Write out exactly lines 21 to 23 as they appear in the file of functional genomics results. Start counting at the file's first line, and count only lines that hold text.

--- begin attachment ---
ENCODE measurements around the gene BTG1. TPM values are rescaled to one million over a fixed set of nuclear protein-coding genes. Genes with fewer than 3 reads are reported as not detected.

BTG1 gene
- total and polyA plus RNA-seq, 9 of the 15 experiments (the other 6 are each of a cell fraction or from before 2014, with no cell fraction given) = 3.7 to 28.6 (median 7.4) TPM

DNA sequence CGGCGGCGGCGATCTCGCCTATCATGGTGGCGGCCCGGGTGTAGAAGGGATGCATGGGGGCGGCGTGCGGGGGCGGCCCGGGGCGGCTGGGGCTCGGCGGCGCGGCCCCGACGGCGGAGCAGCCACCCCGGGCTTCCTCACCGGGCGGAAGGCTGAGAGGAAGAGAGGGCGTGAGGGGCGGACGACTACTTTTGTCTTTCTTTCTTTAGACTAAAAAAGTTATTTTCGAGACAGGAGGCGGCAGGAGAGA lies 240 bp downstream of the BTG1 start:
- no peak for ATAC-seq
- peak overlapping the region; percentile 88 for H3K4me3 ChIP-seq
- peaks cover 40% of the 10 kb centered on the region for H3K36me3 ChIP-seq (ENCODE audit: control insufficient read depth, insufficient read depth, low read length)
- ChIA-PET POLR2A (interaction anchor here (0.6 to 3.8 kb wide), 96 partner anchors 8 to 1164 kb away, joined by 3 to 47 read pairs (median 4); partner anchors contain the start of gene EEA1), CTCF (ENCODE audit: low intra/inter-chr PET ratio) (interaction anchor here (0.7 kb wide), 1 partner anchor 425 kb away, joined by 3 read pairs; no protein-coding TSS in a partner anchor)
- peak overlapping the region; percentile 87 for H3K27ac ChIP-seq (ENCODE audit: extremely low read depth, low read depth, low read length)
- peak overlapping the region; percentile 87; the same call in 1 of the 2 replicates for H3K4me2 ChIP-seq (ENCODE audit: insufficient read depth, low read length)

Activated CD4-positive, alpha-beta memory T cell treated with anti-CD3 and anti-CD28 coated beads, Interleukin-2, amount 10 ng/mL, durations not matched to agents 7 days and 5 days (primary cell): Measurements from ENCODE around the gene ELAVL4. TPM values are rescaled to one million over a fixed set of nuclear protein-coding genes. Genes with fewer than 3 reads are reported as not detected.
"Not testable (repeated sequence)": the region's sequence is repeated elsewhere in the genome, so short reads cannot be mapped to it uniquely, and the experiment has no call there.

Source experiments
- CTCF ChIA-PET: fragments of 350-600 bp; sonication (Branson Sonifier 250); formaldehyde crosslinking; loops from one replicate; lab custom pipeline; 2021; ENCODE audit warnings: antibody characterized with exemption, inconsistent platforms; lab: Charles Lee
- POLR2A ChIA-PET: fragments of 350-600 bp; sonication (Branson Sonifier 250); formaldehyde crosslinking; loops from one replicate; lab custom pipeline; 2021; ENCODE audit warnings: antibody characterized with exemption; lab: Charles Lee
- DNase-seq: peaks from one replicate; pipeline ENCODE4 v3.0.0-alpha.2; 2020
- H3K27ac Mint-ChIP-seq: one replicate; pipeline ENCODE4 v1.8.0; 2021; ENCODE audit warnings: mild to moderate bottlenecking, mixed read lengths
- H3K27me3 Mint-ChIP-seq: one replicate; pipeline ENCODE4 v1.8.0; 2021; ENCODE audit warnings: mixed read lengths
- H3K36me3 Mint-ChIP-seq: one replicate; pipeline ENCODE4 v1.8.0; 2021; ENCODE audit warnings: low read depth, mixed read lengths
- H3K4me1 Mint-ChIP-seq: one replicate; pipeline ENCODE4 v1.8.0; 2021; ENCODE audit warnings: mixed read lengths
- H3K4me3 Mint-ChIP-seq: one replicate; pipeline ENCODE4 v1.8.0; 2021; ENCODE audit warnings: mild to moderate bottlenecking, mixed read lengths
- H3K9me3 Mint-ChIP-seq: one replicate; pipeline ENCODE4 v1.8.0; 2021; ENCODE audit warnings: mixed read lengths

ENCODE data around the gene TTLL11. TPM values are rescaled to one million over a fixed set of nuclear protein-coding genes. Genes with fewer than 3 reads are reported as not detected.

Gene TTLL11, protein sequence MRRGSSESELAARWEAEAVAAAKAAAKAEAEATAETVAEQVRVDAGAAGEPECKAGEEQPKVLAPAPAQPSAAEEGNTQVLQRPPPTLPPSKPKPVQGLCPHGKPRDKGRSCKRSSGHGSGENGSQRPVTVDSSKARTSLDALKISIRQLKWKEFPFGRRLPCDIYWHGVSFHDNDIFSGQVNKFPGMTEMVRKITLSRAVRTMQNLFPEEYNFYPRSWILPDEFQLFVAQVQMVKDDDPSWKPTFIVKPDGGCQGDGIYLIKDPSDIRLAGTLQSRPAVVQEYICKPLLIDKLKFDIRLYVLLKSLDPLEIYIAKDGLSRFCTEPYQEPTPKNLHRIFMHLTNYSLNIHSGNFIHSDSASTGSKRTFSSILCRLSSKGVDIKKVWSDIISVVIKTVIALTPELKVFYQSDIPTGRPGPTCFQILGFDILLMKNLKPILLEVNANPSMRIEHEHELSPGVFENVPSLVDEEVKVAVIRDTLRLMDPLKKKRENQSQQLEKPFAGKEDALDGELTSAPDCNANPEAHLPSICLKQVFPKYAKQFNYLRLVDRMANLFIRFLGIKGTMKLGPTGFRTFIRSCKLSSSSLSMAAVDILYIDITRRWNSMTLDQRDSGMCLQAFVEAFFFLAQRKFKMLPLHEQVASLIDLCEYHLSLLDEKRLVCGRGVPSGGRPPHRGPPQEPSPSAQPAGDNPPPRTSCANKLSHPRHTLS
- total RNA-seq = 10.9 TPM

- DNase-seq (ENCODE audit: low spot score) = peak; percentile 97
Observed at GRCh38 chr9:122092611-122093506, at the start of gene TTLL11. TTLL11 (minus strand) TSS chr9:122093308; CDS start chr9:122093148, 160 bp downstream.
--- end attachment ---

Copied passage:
- H3K4me3 Mint-ChIP-seq: one replicate; pipeline ENCODE4 v1.8.0; 2021; ENCODE audit warnings: mild to moderate bottlenecking, mixed read lengths
- H3K9me3 Mint-ChIP-seq: one replicate; pipeline ENCODE4 v1.8.0; 2021; ENCODE audit warnings: mixed read lengths

ENCODE data around the gene TTLL11. TPM values are rescaled to one million over a fixed set of nuclear protein-coding genes. Genes with fewer than 3 reads are reported as not detected.